While he landed some cuts with then-PLEDIS artists like After School and NU’EST, BUMZU had begun vocal coaching the label’s young trainees who later formed SEVENTEEN. He was also a co-CEO at Prismfilter Music Group, which represents names like ANCHOR and Kitae Park. Simultaneously, BUMZU was becoming a primary name behind much of NU’EST and SEVENTEEN’s hit discographies to help lift PLEDIS into a major industry player and become one of the jewels in the HYBE LABELS system after the corporation acquired the agency in 2020.

BUMZU believes that his passion for fast-paced work was a result of the informal work culture at PLEDIS, which is a mix of creatives, executives and artists.

He says, “We aren’t very business-minded nor strict.” “The artists are my friends. They can reach me and the A&R by phone. We discuss where they want to go. They send messages on [Korean SMS service] KakaoTalk. Sometimes we just do it on Zoom .”


BUMZU is wearing a comfortable sweatshirt and sweatpants, with a slight five-o’clock stubble. He is trying to embrace the slower pace of life on the West Coast, as opposed to the more chaotic days in Seoul. “I don’t really have a set sleeping time; sometimes I’ll be awake for 36-48 hours on end,” he says. “I love my job, but there are so many things I need to do. Sometimes I need to be awake to wait for the artists. But when I’m writing songs or toiling over my own artistic dilemmas as a solo artist or as a member Prismfilter, and thinking about which direction to take the team or which direction we should all go as a group, it’s a lot of work, but I love the job. It wasn’t like someone came up to me and said, “If you don’t do that, you’re not going make it.””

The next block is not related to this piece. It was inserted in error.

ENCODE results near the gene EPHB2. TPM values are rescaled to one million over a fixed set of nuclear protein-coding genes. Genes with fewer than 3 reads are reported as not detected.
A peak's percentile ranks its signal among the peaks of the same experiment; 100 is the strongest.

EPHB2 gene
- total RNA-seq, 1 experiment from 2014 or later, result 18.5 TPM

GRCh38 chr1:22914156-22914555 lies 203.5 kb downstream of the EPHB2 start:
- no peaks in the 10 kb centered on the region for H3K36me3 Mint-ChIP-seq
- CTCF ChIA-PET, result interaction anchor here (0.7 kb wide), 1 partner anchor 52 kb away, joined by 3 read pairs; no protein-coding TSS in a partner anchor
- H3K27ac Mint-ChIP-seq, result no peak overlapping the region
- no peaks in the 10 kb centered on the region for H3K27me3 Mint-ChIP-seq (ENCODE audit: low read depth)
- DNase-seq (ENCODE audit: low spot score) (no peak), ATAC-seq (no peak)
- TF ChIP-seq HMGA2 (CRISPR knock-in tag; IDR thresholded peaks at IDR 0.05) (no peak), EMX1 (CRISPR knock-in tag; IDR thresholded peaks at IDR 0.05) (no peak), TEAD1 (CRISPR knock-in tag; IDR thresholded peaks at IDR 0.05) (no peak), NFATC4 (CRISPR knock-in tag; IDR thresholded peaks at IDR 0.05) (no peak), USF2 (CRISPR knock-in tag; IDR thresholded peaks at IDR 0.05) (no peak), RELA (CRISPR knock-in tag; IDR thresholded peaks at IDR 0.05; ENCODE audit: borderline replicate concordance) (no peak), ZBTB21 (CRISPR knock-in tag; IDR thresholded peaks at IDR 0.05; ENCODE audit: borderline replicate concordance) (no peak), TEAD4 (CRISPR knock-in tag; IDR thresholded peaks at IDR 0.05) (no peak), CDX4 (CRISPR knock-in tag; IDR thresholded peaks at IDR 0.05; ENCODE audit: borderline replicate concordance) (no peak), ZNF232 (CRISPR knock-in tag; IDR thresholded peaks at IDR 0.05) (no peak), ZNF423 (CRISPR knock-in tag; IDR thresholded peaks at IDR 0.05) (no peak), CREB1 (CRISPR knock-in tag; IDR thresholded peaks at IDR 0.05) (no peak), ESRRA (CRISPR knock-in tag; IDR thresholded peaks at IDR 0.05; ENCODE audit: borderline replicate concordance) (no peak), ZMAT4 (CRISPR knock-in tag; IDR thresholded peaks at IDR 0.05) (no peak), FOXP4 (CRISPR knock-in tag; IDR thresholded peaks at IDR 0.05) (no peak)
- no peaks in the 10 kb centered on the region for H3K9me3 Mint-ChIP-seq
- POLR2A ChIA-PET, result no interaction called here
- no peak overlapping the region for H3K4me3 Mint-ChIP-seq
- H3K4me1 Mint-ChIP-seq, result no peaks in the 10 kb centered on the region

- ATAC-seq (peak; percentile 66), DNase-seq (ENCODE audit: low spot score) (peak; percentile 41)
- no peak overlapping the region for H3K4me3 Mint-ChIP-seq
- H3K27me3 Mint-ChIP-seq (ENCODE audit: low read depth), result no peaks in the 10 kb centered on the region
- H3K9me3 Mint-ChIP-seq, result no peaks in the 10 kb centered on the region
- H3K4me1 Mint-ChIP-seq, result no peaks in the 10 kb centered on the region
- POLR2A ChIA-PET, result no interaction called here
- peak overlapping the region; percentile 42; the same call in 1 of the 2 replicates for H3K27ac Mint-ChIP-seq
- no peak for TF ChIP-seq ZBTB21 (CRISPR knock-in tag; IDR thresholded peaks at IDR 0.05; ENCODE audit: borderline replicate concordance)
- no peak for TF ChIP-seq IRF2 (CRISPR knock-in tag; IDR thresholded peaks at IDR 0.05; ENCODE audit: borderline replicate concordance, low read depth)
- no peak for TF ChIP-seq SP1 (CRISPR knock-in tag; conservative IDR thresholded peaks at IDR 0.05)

He actually had a life-affirming moment, when COVID forced his to stop his solo career.

“I held a concert in [early February] 2020 and after we went to meet about preparing for my solo album, and that is right when COVID hit,” he shares of his first planned comeback since last releasing an EP in 2017. “The plans had to be changed right in the middle my solo album preparation, but it felt good .”